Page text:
Plan B is an emergency contraceptive not an abortion pill. Experts explain the difference.

·4-min read
A Plan B One-Step emergency contraceptive box is seen in New York, April 5, 2013. A federal judge on Friday ordered the U.S. Food and Drug Administration to make
Rep. Marjorie Taylor Greene said this week that Plan B is a form of abortion. Experts say it prevents pregnancy instead of ending it. (Photo: REUTERS/Shannon Stapleton)

If you've been told that Plan B is a contraceptive — a drug that prevents pregnancy — you may have been confused by the video Rep. Marjorie Taylor Greene shared on her Twitter Thursday. "The Plan B pill kills a baby in the womb, once a woman is already pregnant," Greene says in the video. Her words were delivered as part of a speech the polarizing lawmaker gave in opposition to a bill that would give veterans free access to contraceptive care. But her thoughts on Plan B, experts tell Yahoo Life, are dangerously misinformed. 

"Plan B certainly does not kill babies," says Dr. Mary Jane Minkin, clinical professor in the department of obstetrics, gynecology and reproductive sciences at the Yale University School of Medicine. "Its mechanism of action is to prevent ovulation so that you won't release that egg if there is sperm hanging around," she adds.

Dr. Sherry Ross, women's health expert and author of She-ology, The Definitive Guide to Women's Intimate Health. Period, agrees. "It’s completely medically inaccurate to call Plan B an abortion pill nor does it kill a baby in the womb," says Ross. "Plan B works by preventing a woman from ovulating so there is no egg released. If there is no egg released, you cannot get pregnant by the sperm."

Emergency contraceptive pills have been around for decades and were first approved by the Food & Drug Administration in 1998. Plan B has been available over the counter (meaning without a prescription) in the U.S., except for young women under 17, since 2013. That same year, the National Center for Health Statistics estimated that 11 percent of women age 18-44 who were sexually active had used a morning-after pill, or a total of 5.8 million women.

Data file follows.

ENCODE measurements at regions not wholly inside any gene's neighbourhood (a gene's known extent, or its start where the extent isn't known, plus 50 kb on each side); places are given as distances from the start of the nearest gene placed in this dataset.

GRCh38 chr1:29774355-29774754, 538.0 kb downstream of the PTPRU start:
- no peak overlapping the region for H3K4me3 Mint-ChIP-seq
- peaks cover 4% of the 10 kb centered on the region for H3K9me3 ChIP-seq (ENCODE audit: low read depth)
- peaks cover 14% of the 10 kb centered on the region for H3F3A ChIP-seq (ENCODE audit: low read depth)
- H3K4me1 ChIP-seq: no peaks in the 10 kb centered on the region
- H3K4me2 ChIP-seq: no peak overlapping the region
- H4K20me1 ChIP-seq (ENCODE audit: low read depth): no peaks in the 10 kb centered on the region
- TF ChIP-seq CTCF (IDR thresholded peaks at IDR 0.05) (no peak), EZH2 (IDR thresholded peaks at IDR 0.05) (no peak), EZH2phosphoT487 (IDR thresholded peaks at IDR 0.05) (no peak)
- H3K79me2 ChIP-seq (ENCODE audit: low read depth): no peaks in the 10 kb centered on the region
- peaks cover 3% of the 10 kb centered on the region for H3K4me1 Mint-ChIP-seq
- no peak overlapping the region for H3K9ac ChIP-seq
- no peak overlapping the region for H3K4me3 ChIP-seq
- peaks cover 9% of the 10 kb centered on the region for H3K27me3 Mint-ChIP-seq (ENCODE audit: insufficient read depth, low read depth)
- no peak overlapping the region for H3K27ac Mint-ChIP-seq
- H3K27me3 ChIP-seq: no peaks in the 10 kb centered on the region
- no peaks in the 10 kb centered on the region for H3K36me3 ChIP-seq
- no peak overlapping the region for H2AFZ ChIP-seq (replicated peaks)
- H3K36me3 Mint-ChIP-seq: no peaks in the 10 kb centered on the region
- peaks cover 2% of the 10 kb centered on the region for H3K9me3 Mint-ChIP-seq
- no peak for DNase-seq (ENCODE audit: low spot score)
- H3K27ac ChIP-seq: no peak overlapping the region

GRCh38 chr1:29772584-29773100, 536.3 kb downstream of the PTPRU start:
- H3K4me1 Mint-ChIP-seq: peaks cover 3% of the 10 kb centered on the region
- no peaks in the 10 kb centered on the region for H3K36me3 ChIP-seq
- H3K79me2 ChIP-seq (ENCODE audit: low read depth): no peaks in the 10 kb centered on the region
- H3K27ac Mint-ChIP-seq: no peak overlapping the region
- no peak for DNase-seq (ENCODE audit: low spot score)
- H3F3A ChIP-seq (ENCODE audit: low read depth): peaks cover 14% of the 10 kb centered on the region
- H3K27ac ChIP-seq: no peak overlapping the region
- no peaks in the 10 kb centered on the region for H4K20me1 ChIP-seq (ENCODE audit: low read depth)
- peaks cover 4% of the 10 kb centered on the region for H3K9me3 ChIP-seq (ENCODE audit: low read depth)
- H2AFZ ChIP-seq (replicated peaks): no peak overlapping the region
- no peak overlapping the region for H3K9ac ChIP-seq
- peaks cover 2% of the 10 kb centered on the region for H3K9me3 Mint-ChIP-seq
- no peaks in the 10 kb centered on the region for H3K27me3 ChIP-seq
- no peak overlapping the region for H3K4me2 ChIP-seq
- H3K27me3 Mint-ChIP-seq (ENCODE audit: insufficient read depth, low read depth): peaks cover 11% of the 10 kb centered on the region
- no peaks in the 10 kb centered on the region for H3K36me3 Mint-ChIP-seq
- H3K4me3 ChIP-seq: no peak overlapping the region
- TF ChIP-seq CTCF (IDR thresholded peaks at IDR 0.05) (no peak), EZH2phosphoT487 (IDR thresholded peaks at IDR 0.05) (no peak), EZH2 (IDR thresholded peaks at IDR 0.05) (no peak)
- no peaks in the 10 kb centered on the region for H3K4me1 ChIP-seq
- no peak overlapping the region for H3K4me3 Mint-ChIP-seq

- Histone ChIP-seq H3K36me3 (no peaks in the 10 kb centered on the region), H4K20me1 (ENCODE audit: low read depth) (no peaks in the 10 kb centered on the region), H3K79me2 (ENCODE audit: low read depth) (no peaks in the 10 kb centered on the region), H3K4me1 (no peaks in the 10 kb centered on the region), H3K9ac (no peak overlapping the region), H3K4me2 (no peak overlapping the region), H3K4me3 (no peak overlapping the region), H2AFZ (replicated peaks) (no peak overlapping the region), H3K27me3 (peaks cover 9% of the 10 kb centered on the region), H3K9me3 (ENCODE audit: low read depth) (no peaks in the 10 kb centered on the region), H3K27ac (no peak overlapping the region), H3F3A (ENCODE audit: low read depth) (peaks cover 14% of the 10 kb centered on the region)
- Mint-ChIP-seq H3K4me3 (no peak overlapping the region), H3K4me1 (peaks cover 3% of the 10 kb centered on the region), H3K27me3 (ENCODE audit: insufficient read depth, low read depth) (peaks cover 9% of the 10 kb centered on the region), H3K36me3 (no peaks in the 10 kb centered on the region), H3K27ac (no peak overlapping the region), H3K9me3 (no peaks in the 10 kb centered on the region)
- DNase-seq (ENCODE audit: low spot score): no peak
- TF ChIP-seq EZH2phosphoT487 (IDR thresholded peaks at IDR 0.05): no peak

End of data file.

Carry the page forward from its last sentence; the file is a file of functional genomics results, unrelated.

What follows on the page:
Minkin says it remains widely accepted. "It is quite a safe medication — it is just a synthetic form of progesterone, which is what our bodies make when we ovulate." The synthetic hormone she's referring to is what's known as levonorgestrel, an active ingredient in birth control pills for over 30 years, the FDA notes. If taken within 72 hours of unprotected sex, levonorgestrel can inhibit ovulation, thereby preventing pregnancy. 

Planned Parenthood elaborates on the medicine's use on its website, noting, "If you use emergency contraception correctly after you have unprotected sex, it makes it much less likely that you’ll get pregnant." Studies have shown that the drug is safe and does not cause any longterm side effects, nor will impact one's ability to conceive later on (a common myth that circulates about the drug). 

Minkin says those who wish to avoid pregnancy should have access to it, but also stresses that it should not be considered the main form of birth control. "I think it's great for women to have access to it — if they've had an 'oops' moment and had unprotected intercourse," says Minkin. "However, I would strongly encourage all women to have a good contraceptive measure that they use all the time so they don't have to worry about thinking about it on a regular basis. We have lots of really great methods of long-acting reversible contraception that act on a long-term basis and you don't have to worry about day-to-day."

A spokesperson from the American College of Obstetricians and Gynecologists shared a practice bulletin with Yahoo Life specifically addressing confusion like Greene's. "Emergency contraception sometimes is confused with medical abortion," the document reads. "Medical abortion is used to terminate an existing pregnancy, whereas emergency contraception is effective only before a pregnancy is established. Emergency contraception can prevent pregnancy after sexual intercourse and is ineffective after implantation. Studies of high-dose oral contraceptives indicate that hormonal emergency contraception confers no risk to an established pregnancy or harm to a developing embryo."

Overall, the experts say that it's important the statements like Greene's are corrected. "We don't want things misrepresented to scare women from using effective forms of contraception," says Minkin. 

"Plan B is safe and — when taken correctly — can prevent an unplanned pregnancy safely," adds Ross. "Politicians should never have an authoritative voice in making medical comments or recommendations for women, especially when they haven’t done their homework."

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